The school where Toney taught was a one-room schoolhouse made up of five grade levels. When the rural schools consolidated, Toney taught third and fourth grades. This was difficult for her because some students had weak teachers in English and Mathematics, and she had to bring all the students up to the same level of learning. She recalls that there were eighth grade students who did not even know what diacritical markings [accents added either above or below a letter that alters the pronunciation or distinguishes between similar words] were. It was definitely a challenge. Toney's own children knew better than to expect special treatment from their teacher-mother.

A neighbor came each morning during the cold months to light the stove so that it would be hot when the children arrived. Toney used to keep a pot of hot water on top of the stove. The children would place their lunch meals (in pint jars) into the water when they arrived at school; by noon they would be hot. The classroom also had a sink. Toney recalls one child who liked to play in the sink, so an older student was assigned to watch over him. There was one outhouse for boys and one for girls outside. In 1955 the students were moved into a new school building. Teachers were expected to put on programs during the Christmas season, and often several schools were combined for programs if they were located close to one another.

During the war there was a lot of rationing, but the Toneys were not affected much by that because they were able to get meat, milk, cream, and lard from the family farm. People often traded coupons, but each family generally had the basic staples.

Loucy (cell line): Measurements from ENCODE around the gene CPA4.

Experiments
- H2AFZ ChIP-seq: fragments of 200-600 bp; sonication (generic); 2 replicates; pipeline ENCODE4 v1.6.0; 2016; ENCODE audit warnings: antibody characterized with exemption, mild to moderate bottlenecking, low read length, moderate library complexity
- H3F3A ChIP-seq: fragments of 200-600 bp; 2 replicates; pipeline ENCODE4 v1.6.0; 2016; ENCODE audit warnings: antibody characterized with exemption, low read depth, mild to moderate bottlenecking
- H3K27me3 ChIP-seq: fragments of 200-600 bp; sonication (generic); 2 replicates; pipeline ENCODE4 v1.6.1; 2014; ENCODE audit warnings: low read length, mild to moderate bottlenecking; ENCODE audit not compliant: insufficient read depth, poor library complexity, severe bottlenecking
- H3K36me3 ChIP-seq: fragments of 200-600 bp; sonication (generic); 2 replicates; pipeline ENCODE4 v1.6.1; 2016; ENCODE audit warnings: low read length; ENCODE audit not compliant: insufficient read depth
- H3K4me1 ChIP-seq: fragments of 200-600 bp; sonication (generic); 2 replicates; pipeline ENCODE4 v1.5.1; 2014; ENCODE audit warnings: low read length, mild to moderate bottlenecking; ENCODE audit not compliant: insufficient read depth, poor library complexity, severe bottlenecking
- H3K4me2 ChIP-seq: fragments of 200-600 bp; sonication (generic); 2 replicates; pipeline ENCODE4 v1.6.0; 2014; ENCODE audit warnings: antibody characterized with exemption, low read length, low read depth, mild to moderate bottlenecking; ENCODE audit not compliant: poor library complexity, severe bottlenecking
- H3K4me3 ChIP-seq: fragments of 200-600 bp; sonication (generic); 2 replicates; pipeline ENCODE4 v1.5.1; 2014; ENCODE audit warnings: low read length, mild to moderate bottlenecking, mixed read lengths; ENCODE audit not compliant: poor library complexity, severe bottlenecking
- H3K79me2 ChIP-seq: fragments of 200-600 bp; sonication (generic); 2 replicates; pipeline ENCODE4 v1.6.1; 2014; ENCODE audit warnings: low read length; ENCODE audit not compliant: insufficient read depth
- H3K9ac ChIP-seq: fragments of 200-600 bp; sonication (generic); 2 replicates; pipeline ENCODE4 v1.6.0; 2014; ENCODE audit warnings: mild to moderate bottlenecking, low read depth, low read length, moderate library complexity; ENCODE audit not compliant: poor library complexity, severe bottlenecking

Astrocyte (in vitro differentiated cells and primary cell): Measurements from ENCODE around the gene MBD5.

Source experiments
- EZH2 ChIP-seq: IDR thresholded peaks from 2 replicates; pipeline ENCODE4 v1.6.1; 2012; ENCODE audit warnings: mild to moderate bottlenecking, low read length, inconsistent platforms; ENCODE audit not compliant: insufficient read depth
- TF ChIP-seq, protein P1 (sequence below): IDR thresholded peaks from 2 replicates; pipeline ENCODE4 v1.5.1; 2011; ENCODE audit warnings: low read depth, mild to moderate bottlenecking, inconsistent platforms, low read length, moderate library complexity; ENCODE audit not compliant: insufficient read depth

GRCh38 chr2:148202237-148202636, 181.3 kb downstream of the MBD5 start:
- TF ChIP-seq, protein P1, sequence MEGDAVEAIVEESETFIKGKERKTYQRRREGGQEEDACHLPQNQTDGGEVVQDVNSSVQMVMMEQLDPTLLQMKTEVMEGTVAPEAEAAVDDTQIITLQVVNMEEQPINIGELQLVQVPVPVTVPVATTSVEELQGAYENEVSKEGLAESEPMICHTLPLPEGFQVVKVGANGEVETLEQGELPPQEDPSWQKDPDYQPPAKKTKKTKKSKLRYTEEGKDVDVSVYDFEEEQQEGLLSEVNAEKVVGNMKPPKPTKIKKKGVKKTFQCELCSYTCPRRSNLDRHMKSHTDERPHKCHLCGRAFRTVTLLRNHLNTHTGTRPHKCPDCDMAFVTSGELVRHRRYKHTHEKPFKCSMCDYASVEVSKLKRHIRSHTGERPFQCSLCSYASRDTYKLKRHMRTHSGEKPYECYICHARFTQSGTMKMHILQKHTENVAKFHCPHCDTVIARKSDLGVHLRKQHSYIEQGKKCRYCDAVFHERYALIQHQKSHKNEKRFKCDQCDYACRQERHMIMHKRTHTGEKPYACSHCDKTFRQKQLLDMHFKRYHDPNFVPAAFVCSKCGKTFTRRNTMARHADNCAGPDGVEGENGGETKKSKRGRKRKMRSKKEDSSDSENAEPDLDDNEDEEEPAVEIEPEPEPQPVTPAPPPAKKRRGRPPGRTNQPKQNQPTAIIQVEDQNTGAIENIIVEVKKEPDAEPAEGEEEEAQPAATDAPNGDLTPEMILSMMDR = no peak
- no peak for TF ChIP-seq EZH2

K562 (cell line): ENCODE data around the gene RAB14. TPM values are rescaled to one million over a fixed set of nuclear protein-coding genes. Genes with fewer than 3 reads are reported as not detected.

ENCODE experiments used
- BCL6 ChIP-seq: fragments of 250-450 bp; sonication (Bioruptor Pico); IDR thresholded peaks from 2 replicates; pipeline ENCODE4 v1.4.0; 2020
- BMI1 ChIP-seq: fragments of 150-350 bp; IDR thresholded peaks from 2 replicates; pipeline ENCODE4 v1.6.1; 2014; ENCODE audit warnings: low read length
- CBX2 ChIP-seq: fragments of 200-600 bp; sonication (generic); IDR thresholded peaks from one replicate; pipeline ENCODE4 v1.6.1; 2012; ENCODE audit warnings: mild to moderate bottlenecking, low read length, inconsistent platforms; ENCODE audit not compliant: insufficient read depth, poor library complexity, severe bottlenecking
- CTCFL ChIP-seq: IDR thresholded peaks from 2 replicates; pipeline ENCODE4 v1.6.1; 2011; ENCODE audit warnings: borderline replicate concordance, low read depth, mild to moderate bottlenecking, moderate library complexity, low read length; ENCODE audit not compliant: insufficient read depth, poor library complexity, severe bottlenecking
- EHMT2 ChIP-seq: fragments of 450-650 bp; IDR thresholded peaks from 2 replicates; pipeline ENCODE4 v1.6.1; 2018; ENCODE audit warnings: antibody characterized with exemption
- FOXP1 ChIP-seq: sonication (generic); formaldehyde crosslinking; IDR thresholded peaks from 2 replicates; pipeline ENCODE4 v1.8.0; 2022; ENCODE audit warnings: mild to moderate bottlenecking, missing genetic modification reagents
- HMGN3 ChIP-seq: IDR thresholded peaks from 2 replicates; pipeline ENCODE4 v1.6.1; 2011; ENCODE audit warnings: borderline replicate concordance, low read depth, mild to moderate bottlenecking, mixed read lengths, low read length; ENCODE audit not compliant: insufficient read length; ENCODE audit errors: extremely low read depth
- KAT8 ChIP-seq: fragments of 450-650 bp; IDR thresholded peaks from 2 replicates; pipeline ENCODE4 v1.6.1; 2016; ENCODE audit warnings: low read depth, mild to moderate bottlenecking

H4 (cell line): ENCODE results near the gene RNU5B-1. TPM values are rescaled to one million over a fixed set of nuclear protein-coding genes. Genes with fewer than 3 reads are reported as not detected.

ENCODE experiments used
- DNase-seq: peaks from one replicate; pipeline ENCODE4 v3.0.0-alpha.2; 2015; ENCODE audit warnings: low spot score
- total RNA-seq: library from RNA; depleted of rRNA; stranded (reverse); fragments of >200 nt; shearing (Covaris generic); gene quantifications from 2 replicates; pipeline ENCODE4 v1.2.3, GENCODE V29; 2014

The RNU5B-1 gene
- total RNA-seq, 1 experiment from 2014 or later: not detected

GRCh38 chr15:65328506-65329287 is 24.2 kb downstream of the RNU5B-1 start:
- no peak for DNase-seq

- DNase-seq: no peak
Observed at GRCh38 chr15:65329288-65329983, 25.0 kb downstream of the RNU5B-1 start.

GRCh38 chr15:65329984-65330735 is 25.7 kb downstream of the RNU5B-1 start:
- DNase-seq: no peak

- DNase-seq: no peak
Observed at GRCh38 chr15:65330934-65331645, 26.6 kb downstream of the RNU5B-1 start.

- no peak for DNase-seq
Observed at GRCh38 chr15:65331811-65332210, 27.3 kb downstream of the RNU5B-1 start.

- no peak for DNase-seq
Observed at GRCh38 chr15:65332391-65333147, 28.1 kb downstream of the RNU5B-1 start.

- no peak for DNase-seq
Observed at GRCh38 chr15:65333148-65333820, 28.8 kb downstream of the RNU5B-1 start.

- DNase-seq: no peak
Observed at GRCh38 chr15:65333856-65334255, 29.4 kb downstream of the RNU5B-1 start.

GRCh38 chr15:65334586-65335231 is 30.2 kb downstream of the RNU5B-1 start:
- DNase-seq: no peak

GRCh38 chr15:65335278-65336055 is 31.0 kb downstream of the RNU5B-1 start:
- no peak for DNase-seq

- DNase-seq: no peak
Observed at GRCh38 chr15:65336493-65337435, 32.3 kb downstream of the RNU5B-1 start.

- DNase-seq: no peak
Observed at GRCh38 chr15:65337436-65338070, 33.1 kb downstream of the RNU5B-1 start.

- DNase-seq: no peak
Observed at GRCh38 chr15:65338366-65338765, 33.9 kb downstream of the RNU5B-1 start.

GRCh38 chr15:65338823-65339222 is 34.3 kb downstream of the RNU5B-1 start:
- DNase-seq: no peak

Toney attended Sunday school at the United Brethren Church up until she was high school age. There were several old-time residents in the community whose opinions were respected, but Toney does not recall any individuals who were considered pillars of the community. Her father had purchased an old school house building on acreage, and square dances were held there in her junior high years.

Toney first met her husband in a swimming hole where the area children went to swim. She met him again when she was in college. He had belonged to a young men's club, and she attended dances there with him. When asked what the difference is between courting and dating as we know it today, Toney stated that nothing was done in secret. Young men were brought to the house to meet the parents. Outings were generally a movie and a soda, or dancing. She recalls that she learned to do ballroom dancing.